For example: “We are going to work on this math assignment. I need your full attention for X minutes and I need you to give me your best effort. If you do that, you will earn ______.” 

Related Post: 8 Tips for New Homeschooling Moms

7. Have an arts and crafts time. 

You can set up SIMPLE activities in advance, or just pull out a few of the less messy craft supplies you have (crayons, colored pencils, glue sticks) and explain the activity. Give them freedom to work on it. Clearly explain the expectations before hand and set a timer so they know how long they need to stay at the arts and craft station.

I find it helpful to put some music on during this time as well and let them know they can dance or do another independent activity after they’ve finished with their arts and crafts.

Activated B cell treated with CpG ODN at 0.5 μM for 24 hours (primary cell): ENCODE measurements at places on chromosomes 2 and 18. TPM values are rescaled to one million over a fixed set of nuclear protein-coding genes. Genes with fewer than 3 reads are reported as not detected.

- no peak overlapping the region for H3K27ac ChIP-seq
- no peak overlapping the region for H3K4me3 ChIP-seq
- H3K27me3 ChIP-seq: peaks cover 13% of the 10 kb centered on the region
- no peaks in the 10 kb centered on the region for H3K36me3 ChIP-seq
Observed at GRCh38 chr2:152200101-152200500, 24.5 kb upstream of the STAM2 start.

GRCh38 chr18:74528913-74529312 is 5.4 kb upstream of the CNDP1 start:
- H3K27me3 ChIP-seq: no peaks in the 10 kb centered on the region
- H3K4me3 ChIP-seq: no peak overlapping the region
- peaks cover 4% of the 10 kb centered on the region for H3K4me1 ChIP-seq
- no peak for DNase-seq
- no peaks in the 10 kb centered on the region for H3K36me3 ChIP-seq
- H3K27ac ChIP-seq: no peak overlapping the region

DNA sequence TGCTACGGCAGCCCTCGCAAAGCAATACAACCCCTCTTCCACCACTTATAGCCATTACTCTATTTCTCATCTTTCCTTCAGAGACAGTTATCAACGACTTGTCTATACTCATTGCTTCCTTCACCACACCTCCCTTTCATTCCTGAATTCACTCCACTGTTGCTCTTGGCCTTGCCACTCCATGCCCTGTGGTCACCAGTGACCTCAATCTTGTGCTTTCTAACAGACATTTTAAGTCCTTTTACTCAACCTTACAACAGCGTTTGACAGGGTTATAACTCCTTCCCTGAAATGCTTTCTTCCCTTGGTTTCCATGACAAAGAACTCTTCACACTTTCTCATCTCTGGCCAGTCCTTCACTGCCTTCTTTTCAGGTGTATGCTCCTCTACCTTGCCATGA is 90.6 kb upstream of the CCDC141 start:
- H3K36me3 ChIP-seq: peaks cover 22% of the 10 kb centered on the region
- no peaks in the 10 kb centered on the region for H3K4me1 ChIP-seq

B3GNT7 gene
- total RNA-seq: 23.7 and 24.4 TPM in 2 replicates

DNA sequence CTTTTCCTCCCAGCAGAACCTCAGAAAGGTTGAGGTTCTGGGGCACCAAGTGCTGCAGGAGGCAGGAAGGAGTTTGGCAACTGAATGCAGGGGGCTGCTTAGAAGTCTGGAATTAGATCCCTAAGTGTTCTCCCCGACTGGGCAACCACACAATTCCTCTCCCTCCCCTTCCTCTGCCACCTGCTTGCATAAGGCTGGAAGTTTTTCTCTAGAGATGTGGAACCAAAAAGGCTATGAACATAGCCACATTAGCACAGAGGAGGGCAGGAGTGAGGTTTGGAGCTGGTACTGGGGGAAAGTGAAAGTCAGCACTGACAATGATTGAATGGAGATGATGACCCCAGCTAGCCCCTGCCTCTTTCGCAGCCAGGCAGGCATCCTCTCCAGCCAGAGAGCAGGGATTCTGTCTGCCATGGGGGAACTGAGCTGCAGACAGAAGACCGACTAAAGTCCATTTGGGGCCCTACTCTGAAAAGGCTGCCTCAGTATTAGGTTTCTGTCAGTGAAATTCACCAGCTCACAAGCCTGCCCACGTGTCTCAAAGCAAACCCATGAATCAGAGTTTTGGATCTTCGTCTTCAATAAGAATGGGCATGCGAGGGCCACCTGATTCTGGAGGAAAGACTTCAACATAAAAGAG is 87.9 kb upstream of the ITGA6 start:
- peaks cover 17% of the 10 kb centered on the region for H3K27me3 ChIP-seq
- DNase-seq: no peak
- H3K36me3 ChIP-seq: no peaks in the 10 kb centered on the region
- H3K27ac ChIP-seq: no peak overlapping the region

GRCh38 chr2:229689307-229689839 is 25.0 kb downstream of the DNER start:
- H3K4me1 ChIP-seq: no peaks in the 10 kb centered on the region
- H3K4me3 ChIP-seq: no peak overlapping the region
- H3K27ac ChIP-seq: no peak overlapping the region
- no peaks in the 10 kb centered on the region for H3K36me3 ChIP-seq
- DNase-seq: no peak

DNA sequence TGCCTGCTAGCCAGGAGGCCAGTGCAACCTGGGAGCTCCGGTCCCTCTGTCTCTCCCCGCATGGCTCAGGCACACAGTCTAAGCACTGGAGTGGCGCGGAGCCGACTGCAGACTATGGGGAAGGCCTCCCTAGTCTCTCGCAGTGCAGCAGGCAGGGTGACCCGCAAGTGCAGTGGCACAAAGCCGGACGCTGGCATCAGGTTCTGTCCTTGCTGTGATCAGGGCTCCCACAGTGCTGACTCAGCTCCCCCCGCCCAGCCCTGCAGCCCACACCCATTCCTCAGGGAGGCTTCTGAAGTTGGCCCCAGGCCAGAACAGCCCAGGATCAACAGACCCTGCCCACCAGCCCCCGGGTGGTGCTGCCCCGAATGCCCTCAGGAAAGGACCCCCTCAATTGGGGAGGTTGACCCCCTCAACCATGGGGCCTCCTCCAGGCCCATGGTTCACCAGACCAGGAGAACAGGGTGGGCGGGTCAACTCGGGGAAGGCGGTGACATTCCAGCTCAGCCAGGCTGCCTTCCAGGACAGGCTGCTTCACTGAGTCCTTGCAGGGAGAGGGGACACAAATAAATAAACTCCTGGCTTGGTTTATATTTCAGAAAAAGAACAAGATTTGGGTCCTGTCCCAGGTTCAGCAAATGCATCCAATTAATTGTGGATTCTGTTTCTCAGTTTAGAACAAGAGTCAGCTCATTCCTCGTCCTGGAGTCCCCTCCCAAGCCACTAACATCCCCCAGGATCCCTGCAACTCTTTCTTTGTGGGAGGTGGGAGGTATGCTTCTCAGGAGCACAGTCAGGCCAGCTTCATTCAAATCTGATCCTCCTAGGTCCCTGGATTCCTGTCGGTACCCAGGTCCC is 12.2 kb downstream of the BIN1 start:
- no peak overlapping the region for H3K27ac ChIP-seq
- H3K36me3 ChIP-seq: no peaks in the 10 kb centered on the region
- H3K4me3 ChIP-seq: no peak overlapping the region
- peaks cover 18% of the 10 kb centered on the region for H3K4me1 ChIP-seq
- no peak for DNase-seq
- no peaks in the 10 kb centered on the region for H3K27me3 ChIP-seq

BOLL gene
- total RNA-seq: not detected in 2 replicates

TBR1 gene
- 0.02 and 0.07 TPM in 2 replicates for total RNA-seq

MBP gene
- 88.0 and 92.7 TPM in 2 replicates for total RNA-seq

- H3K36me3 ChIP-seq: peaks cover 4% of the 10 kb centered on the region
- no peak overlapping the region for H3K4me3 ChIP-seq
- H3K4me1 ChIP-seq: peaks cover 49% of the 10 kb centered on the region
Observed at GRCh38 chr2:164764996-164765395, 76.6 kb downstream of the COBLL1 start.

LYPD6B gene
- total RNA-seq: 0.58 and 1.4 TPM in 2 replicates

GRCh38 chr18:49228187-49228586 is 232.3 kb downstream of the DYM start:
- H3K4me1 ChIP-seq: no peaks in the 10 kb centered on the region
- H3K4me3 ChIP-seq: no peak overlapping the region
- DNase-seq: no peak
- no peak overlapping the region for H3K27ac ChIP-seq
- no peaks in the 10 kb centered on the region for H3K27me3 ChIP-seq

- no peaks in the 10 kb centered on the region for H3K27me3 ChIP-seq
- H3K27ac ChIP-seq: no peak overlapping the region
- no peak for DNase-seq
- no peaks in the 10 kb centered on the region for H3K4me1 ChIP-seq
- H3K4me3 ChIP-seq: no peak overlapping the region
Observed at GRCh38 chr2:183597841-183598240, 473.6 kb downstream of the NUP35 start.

Using Art hub for kids videos is another great thing to do during this time.

8. Set up centers. 

Pull out 4 or 5 activities and set them up in centers around the room.

I like to include things like a book center, a building center (with legos or magnatiles), a fine motor center (handwriting pages, drawing, using an age appropriate activity book, etc.),puzzles, a toy or toys that they don’t play with often, etc…

Tell them that for the next 30-60 minutes they need to occupy themselves with the materials provided.

Some other really simple activity ideas can be found at Days with Grey or on my Pinterest board, Fun Activities to Do With Kids.

If you need other ideas for independent activities that will keep your kids busy without too much oversight on your part, grab this list of boredom buster ideas!

Screen Free Low Prep Activities

9. Set up pretend play scapes.

Pull out things to spark creativity. I like to pull out things like maps, notebooks, a back pack, and play binoculars and tell them to pretend like they are embarking on an expedition. They have to decide where they’re going and play pretend with it.